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Graphical Analysis Of Laffer'S Theory For European Union Member States

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  • Liliana Bunescu

    (Lucian Blaga University of Sibiu, Faculty of Economics, Romania)

  • Carmen Comaniciu

    (Lucian Blaga University of Sibiu, Faculty of Economics, Romania)

Abstract

Most times the current situation of one or another country depends on the historical development of own tax system. A practical question of any governance is to determine the optimal taxation rate level, bringing to the state the highest tax revenues. A good place to start is with what is popularly known as the Laffer curve. This paper aims to determine in graphical terms the level where European economies ranks by using Laffer curve based on the data series provided by the European Commission and the World Bank. Graphical analysis of Laffer's theory can emphasize only the positioning on one or another side of point for maximum tax revenues, a position that can influence fiscal policy decisions. Conclusions at European Union level are simple. Value of taxation rate for fiscal optimal point varies from one Member State to another, from 48.9% in Denmark to 28% in Romania, with an average of 37.1% for the EU-27.

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Bibliographic Info

Article provided by Constantin Brancusi University, Faculty of Economics in its journal Constatin Brancusi University of Targu Jiu Annals - Economy Series.

Volume (Year): 2 (2013)
Issue (Month): (April)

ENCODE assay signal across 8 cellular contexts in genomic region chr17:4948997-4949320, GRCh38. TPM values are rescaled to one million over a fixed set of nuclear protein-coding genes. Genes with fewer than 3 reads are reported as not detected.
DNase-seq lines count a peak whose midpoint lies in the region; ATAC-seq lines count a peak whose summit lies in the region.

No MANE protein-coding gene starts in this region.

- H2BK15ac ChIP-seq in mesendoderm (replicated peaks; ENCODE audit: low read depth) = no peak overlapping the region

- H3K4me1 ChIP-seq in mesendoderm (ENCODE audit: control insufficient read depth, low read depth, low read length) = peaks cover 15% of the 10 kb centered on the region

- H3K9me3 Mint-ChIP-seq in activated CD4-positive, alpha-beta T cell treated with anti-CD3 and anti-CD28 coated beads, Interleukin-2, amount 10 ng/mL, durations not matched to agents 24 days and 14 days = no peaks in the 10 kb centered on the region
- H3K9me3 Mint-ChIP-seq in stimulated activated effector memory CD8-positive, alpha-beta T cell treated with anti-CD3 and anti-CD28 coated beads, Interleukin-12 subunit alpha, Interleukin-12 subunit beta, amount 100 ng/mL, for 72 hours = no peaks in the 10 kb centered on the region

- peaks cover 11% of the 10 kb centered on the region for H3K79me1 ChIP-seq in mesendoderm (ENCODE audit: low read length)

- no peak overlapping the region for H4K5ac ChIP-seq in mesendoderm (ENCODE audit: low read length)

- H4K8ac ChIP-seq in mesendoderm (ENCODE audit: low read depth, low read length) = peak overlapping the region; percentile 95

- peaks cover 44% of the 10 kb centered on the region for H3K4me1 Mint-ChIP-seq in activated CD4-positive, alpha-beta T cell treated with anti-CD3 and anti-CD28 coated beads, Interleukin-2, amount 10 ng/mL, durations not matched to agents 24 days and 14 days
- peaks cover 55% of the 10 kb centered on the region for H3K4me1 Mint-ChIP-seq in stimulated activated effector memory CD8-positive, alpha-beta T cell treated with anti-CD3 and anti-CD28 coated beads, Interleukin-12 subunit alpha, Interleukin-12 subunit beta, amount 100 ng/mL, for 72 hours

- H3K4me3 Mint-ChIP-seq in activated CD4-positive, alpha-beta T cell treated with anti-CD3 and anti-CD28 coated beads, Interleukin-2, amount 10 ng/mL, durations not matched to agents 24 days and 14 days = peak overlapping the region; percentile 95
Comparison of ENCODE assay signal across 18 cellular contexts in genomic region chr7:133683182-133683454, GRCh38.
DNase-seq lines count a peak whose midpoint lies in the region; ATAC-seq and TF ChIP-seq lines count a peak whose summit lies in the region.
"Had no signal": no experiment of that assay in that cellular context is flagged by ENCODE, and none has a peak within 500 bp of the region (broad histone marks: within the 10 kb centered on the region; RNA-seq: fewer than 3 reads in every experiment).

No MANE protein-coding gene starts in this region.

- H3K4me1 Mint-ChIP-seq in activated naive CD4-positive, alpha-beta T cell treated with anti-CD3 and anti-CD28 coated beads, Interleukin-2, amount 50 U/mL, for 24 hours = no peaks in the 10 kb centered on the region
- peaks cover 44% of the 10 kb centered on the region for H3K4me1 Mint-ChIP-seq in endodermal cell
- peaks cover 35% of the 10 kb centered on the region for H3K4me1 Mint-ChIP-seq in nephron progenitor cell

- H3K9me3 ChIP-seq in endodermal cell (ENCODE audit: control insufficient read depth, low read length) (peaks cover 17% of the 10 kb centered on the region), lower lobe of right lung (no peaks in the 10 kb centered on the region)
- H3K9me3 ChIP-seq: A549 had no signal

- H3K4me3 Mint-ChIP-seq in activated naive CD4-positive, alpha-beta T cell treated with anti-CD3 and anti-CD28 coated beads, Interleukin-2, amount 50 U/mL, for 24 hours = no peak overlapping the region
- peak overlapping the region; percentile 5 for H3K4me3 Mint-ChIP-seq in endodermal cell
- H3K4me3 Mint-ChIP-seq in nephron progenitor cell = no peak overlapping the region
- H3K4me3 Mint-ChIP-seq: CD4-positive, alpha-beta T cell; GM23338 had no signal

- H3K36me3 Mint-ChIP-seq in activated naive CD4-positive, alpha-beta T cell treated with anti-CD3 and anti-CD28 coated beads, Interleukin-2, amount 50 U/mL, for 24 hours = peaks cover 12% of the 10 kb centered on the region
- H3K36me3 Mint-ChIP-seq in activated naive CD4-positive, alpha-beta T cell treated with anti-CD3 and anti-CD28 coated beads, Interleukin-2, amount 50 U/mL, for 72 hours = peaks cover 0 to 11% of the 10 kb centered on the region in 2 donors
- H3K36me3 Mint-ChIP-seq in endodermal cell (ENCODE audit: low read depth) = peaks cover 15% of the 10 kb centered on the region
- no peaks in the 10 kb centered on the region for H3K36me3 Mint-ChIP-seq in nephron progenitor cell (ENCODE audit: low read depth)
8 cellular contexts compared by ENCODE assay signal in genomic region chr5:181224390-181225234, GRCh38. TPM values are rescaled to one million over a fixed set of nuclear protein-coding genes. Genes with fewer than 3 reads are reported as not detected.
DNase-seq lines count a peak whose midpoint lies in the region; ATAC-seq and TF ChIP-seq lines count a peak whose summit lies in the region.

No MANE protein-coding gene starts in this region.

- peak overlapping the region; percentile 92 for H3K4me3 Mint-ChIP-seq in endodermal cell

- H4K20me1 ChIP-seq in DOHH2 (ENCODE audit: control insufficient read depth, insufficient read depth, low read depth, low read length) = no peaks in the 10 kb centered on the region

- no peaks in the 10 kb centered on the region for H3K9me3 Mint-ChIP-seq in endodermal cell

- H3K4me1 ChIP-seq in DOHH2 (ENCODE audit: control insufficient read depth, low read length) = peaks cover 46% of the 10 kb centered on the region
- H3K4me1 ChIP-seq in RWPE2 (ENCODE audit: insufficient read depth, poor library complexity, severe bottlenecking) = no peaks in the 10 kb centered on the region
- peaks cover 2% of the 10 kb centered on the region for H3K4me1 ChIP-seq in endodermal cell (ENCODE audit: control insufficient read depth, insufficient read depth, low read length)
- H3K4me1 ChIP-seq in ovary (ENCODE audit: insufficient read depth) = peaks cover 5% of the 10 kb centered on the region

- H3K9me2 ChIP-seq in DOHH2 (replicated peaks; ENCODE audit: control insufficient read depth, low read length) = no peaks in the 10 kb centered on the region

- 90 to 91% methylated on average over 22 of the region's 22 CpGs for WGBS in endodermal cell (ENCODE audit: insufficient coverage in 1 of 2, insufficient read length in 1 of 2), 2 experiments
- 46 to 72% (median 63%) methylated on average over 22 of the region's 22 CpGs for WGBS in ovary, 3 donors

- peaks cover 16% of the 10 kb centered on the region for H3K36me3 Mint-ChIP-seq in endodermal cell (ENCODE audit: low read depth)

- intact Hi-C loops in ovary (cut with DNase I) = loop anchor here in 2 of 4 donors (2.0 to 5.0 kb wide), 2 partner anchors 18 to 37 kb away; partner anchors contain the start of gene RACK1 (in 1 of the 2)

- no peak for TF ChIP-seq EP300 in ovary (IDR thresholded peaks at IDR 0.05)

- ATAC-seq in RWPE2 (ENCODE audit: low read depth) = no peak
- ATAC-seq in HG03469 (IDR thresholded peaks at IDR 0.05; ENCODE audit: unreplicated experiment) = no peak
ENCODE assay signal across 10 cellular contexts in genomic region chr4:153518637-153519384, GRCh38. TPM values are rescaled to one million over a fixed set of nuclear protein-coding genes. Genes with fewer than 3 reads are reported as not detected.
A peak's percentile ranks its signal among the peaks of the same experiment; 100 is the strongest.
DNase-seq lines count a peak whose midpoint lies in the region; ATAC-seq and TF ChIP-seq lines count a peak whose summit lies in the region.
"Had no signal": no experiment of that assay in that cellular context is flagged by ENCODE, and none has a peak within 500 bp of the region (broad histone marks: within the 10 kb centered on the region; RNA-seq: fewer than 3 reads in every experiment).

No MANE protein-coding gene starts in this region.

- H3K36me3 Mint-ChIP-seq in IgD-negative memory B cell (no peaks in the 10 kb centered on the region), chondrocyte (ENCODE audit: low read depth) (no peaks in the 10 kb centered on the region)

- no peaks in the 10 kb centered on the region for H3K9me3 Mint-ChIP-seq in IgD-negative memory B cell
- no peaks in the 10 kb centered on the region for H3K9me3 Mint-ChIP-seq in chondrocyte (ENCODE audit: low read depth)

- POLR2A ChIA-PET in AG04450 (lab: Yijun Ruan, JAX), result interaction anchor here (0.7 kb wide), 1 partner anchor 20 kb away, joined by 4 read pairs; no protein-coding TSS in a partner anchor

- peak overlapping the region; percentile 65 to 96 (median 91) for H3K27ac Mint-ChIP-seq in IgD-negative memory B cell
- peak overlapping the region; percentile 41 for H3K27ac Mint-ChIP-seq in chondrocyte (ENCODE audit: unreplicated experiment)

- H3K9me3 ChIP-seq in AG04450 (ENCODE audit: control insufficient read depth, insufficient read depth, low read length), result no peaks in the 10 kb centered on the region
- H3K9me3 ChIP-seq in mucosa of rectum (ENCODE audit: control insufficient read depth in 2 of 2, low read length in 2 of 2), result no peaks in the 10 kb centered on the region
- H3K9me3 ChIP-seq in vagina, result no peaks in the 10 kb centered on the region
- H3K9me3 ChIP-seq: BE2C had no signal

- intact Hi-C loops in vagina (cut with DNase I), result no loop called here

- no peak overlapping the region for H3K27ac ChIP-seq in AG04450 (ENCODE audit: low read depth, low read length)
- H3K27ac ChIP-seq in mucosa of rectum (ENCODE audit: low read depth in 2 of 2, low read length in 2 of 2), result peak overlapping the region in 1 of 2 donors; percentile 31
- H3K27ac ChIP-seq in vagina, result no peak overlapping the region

Pages: 16-23

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Handle: RePEc:cbu:jrnlec:y:2013:v:2:p:16-23

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Keywords: Laffer curve; tax optimum; taxation rate;

References

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  1. Gabriela DOBROTA & Maria Felicia CHIRCULESCU, 2012. "Analysis of the Tax Burden in Romania based on the Laffer Curve in the Period 1991-2009," Economics and Applied Informatics, "Dunarea de Jos" University of Galati, Faculty of Economics and Business Administration, issue 1, pages 63-68.
  2. Adina TRANDAFIR & Petre BREZEANU, 2011. "Optimality of Fiscal Policy in Romania in Terms of Laffer Curve," Theoretical and Applied Economics, Asociatia Generala a Economistilor din Romania - AGER, Asociatia Generala a Economistilor din Romania - AGER, vol. 0(8(561)), pages 53-60, August.
  3. Zsolt Becsi, 2000. "The shifty Laffer curve," Economic Review, Federal Reserve Bank of Atlanta, Federal Reserve Bank of Atlanta, issue Q3, pages 53-64.
  4. Mathias Trabandt & Harald Uhlig, 2012. "How do Laffer curves differ across countries?," International Finance Discussion Papers, Board of Governors of the Federal Reserve System (U.S.) 1048, Board of Governors of the Federal Reserve System (U.S.).
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